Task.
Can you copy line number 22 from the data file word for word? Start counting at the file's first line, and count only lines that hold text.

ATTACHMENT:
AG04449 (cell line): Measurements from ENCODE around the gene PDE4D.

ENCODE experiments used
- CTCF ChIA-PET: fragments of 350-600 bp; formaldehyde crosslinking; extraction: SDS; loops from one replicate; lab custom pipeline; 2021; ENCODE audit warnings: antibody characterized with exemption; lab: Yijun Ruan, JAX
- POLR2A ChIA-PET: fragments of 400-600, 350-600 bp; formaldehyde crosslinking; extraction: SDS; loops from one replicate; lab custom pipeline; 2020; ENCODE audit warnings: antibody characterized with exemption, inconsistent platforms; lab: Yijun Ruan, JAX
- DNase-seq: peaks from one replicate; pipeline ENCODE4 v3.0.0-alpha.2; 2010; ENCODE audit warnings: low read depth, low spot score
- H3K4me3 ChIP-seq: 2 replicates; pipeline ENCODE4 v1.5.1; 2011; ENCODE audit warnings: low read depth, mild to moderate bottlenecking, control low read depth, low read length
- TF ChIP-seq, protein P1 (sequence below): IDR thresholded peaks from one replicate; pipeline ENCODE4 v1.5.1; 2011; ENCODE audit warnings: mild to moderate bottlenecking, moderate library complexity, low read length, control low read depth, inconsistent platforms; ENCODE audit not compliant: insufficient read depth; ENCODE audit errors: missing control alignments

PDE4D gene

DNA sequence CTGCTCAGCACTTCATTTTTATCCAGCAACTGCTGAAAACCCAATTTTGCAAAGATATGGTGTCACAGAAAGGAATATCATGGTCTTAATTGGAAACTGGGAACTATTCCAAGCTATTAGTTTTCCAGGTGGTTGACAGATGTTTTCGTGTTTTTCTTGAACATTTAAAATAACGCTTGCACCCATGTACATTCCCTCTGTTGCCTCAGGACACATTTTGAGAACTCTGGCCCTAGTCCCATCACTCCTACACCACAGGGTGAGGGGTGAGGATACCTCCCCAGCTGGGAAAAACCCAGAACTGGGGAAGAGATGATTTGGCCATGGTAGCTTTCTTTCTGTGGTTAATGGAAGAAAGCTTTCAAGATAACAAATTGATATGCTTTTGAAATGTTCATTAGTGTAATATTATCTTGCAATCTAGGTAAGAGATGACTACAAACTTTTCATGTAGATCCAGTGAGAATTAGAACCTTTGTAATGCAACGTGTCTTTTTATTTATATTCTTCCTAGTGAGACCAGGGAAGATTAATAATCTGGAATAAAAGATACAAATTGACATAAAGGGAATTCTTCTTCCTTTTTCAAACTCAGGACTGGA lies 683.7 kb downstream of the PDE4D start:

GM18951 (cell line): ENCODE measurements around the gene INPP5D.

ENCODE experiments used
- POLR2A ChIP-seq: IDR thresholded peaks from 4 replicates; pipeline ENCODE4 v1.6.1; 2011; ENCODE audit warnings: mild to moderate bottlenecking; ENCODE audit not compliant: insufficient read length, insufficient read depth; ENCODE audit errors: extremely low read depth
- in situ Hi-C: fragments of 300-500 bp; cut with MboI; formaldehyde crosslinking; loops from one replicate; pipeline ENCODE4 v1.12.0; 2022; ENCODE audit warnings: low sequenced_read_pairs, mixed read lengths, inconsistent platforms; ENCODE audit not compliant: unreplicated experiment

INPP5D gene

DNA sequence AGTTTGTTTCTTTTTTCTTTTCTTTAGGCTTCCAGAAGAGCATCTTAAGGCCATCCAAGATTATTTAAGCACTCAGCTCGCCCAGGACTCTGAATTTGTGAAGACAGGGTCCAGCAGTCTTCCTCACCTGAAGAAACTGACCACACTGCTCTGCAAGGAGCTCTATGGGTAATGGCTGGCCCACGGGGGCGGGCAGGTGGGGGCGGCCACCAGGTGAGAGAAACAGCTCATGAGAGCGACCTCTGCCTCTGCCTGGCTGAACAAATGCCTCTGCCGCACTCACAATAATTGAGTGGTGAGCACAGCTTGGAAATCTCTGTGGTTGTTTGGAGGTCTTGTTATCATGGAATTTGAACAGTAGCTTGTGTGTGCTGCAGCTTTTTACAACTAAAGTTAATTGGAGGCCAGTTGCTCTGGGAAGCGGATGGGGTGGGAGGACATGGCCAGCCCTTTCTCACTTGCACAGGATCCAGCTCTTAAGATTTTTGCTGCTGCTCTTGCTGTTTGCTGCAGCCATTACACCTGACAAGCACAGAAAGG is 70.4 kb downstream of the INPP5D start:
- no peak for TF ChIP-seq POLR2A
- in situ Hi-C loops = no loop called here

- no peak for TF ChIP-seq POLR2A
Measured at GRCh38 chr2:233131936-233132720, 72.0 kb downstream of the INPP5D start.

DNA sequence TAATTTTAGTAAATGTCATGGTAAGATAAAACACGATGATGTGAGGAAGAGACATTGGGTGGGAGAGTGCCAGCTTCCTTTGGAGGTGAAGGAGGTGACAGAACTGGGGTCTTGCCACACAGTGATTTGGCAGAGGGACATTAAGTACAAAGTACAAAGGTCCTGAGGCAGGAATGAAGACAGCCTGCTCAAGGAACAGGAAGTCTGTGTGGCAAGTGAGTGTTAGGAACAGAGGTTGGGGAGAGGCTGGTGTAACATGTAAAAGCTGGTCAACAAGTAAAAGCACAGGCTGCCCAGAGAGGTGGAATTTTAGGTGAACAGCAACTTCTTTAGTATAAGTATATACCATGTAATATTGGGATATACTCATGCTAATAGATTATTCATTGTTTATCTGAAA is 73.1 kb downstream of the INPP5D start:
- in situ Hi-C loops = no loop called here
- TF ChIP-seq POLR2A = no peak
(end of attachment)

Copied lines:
- TF ChIP-seq POLR2A = no peak